• Most data transported on the Internet is asymmetric, meaning that the data path to the end user is not the same as the return path.   Capturing data at mid-points in the network usually only gets you 1/2 the information.  Trying to capture the data from multiple mid-points and putting it back together is very difficult.  Capturing data only works well at the source or destination.

So what is PRISM really about?   My best guess is that it’s a electronic system where the government can present CALEA requests along with the relevant legal search warrants,  national security letters, etc. to the participating companies by electronic means rather than faxing, scanning, and/or using overnight delivery services to move paper around.  That is about the only thing that $20M by the federal government will buy you.   It also makes sense.  Much of the legal system really is 15 years behind the rest of private industry and they still push mountains of paper around the country.   The fed’s did something smart and built a secure communication system to deliver legal documents?   Good for them.  Perhaps they should have sent out a press releases instead of hiding it.

Are the feds overreaching with NSF letters and the PATRIOT act?   Yes – and the Department of Justice has previously found major problems with the program.  Are other government agencies abusing the program as well?    I suspect we are about to find out.

Mark

Internet Service Provider Re-launches Website

Amplex Internet New WebsiteMillbury, Ohio (April 4, 2013) – Amplex Internet, a northwest Ohio-based Internet Service Provider, announce a re-vamped and re-energized website located at www.amplex.net.

Site changes feature enhanced content and redesigned format to provide a better overall user experience and enhance Amplex Internet’s already well-established position. The site’s new look is intended to align Amplex’s branding and image with their mission of providing world-class service, quality and delivery to their customers.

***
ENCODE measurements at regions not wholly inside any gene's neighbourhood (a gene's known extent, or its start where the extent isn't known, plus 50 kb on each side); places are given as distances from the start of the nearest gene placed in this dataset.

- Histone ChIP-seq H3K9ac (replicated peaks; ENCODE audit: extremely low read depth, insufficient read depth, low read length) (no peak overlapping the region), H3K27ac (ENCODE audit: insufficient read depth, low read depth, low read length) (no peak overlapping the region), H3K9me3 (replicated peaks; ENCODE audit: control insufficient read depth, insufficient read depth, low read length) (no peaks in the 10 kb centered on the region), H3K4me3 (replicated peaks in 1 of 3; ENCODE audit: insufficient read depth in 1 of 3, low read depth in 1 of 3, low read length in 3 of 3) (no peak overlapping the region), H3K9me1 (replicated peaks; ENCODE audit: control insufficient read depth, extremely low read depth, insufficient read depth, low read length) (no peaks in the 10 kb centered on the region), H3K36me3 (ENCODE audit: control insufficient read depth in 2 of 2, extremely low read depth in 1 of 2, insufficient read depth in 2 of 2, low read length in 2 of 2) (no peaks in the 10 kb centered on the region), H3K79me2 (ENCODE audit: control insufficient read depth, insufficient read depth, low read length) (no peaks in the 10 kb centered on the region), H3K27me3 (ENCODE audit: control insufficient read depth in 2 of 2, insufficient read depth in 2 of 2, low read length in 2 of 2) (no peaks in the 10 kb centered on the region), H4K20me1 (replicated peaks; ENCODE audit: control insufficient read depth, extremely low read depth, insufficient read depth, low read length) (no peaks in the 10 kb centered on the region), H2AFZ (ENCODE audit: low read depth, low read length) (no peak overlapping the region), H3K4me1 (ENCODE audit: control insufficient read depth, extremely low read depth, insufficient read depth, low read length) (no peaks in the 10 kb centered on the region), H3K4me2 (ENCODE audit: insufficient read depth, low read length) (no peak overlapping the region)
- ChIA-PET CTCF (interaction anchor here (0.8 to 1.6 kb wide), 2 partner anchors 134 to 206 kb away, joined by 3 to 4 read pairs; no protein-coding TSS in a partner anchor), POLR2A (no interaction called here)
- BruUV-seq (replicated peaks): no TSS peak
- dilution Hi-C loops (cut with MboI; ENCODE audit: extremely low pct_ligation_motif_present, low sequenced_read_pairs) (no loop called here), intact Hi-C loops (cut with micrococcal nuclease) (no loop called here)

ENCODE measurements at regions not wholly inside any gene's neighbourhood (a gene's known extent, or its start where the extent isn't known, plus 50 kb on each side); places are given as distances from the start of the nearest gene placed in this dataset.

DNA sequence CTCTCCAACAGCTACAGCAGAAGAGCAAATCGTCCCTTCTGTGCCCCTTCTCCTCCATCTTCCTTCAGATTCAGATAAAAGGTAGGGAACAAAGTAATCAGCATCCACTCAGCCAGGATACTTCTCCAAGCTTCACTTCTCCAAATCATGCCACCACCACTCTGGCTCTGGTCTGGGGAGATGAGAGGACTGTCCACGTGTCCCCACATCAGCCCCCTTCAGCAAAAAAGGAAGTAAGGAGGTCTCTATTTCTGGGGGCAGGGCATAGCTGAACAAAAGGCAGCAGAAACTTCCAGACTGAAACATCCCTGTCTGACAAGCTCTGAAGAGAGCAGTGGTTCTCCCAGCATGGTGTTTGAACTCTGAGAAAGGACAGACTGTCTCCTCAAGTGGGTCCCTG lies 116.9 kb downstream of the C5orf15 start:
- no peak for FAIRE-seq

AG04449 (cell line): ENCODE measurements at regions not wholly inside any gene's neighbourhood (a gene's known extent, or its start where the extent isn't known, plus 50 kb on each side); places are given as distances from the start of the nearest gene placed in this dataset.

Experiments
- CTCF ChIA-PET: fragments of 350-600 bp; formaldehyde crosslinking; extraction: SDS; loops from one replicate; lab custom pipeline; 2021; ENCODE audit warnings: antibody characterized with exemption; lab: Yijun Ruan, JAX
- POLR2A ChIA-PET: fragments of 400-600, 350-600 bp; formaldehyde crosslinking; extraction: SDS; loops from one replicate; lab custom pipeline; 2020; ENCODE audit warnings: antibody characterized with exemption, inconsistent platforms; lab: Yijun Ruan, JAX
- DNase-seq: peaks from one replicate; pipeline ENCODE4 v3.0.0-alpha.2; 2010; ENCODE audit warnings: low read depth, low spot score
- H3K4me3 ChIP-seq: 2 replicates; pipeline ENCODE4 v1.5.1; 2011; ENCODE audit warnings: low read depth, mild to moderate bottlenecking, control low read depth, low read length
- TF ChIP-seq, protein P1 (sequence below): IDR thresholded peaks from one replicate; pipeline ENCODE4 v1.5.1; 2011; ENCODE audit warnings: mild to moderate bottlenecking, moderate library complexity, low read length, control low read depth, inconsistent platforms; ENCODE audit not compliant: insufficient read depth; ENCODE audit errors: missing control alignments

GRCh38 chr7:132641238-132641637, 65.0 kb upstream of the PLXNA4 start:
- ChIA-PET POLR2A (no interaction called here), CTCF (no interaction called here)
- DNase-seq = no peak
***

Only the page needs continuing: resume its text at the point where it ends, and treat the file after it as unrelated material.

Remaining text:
Amplex Internet Sales and Marketing Director Brian Hintze added, “The digital arena is becoming increasingly important for both our current customers and people who may be looking for a better, local broadband option. In an effort to deliver enhanced content to our customers and visitors, Amplex is proud to unveil a new look to Amplex.net.”

Amplex Internet uses fixed-position wireless technology to provide reliable, high-speed broadband Internet access to thousands of households and businesses throughout Northwest Ohio. By helping to bridge the ‘digital divide’, Amplex ensures everyone has access to Web-based information and services that will allow local communities and businesses to compete in the global economy.

About Amplex Internet
Amplex Internet is a northwest Ohio-based Internet Service Provider. Since 1997, Amplex has helped narrow the digital divide by providing reliable, high-speed broadband Internet access to thousands of households and businesses throughout Northwest Ohio where DSL and cable are not available or are unreliable. Learn more at www.amplex.net or call 888.419.3635.